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Does anyone have any info, or personal experience with this 10" band saw, its selling on offer up for $75 but says "could use a little TLC, like new tires, or new brushes on motor" is this a decent deal or should I keep looking?
 

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Knowing it needs repairs, I wouldn't buy it, even for $75. In addition, a 10" saw isn't going to be very powerful or do well at strenous tasks like resawing
 

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I forget from your other posts exactly what kind of projects you like to do, and want to do in the future. That is a light duty saw, and doesn't have a fence. Sure you can clamp a piece of wood to the table for a fence, but if you will be using it a lot you want a real fence.

You may need to replace the motor, or have it repaired, $$$.

I've been watching Craig's list for used bandsaws within 250 miles of me, there are very few good hobbyist saws and then they are almost the $$$ of a new one.
 

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Smart and Cool
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Knowing it needs repairs, I wouldn't buy it, even for $75. In addition, a 10" saw isn't going to be very powerful or do well at strenous tasks like resawing
There is really nothing about it being a 10" saw that makes it less powerful, depends on what motor is on it.

If he wants to resaw it isn't the correct saw, true, but for folks like me that don't resaw it would be a great little saw, for a decent price.

So there are 2 distinct lanes, if you want to resaw, this isn't your saw, if you want a band saw for the 100's of other things they can do, this might be a decent place to start, throw a $50 offer at them...
 

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Generic Weeb
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Personally if I had that I'd build a better stand for it. One that kept the motor and belt better protected. Ask to see it run before you buy it, looks pretty clean though.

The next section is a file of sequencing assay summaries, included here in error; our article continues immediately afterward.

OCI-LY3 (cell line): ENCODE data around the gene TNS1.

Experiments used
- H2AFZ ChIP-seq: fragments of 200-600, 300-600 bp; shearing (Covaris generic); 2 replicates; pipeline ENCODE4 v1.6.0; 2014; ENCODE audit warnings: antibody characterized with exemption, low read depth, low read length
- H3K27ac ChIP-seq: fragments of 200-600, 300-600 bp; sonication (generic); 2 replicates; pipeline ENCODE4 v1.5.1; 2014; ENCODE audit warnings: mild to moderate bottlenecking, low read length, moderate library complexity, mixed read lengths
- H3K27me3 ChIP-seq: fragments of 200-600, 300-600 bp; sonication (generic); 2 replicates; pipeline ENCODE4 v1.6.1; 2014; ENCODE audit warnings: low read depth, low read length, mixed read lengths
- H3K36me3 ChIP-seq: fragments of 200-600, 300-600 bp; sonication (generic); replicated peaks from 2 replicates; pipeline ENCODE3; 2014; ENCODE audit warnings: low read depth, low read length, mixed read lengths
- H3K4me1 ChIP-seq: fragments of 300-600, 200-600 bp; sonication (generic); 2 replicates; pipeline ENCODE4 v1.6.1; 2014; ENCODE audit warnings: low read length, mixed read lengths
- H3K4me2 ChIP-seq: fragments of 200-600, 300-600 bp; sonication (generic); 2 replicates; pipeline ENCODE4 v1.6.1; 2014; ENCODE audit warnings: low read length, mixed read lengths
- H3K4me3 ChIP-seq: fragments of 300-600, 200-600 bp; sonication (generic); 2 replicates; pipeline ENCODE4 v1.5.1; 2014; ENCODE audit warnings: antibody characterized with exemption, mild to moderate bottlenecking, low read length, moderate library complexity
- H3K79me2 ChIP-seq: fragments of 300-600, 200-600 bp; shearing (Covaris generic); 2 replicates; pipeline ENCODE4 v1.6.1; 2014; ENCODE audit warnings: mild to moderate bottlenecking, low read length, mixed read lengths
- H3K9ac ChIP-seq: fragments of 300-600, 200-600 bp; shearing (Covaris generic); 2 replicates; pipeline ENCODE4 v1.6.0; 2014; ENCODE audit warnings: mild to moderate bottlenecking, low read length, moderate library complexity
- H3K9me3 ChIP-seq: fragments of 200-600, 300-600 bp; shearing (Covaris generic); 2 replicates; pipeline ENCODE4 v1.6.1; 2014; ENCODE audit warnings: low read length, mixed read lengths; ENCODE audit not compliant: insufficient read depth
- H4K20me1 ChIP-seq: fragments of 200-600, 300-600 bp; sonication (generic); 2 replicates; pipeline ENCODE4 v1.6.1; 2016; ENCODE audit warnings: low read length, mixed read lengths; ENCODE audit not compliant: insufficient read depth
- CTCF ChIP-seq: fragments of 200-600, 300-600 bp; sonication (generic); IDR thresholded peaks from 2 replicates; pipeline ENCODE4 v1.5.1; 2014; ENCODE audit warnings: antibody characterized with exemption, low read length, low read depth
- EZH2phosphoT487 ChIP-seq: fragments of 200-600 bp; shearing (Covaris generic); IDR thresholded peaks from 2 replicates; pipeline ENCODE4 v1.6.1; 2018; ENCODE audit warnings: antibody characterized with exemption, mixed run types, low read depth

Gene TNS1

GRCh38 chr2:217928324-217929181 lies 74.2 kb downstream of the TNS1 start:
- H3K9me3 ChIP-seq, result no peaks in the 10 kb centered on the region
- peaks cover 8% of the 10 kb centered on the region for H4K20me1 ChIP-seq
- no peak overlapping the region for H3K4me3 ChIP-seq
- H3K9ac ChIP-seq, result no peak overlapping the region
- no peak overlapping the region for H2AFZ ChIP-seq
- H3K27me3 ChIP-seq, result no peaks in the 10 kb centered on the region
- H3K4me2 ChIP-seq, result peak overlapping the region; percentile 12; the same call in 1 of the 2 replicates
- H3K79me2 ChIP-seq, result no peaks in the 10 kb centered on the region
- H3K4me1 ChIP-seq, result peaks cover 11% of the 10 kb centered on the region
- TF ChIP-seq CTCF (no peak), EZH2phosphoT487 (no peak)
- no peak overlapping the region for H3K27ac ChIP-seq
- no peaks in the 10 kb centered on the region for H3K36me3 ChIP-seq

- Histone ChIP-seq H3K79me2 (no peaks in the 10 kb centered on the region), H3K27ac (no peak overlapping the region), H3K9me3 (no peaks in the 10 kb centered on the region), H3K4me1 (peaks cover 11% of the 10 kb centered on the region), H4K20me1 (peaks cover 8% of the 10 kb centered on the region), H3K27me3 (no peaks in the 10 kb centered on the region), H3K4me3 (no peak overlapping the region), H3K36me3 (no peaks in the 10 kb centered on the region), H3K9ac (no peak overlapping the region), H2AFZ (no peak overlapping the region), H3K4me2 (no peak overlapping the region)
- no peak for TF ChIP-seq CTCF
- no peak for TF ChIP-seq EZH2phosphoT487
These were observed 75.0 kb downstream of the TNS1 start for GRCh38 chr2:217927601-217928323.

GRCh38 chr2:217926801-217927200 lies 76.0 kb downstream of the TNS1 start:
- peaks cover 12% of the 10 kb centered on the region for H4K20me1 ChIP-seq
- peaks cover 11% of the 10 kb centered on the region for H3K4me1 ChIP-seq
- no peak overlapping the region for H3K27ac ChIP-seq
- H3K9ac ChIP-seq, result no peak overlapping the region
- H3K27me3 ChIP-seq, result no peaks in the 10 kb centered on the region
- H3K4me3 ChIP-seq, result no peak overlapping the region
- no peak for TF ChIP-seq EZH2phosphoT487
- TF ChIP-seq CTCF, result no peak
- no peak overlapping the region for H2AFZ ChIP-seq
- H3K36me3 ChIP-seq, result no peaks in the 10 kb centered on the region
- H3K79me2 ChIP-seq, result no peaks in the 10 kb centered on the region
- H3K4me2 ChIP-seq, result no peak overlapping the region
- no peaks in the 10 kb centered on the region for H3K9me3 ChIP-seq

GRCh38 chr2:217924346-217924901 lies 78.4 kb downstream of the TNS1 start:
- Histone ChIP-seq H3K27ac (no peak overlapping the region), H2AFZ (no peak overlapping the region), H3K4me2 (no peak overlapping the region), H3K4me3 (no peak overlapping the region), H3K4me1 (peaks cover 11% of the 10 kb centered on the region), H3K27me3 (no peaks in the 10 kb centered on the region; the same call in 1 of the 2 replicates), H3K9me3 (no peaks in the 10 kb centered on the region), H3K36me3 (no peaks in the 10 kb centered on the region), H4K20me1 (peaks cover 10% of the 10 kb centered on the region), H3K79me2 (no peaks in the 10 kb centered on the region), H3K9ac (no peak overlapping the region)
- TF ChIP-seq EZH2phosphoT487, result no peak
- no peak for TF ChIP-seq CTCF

-T
 

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where's my table saw?
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Bandsaws are great no matter the size. My 10" Craftsman/Rikon was put to the test sawing 3" - 4 " firewood log to length and it worked just splendid with a 1/3 HP motor.
The saw you show looks very well made and heavy duty to me. The motor looks large enough to be 1/2 HP or more. The table has a miter slot and the castings look well reinforced for strength. A new 10": saw will run around $200.00 or more, so this is a reasonable price. Who's to say whether the tires are so old and dry they need replacement? You must see it in person a cut something on it like a 2 X 4 on edge to see the power it has. The blade must have sharp teeth and not more than 6 per inch for general purposes cutting. The real drawback of a small 10" bandsaw is the quality and types of blades that are available. They are out there, but you need to shop around OR find a source that will make them to your length. They must be 0.025" thick ad no more, because of the small wheel diameter they need to travel around. This means more flexing of the metal than on a larger wheel diameter, so a thinner blade is required.
You could do far worse for the same money and IF you find a need for a larger saw, this one will still have a use for small projects. I know this because I own about 6 woodcutting bandsaws from 10" to 18" in size and I use and like them all!
 
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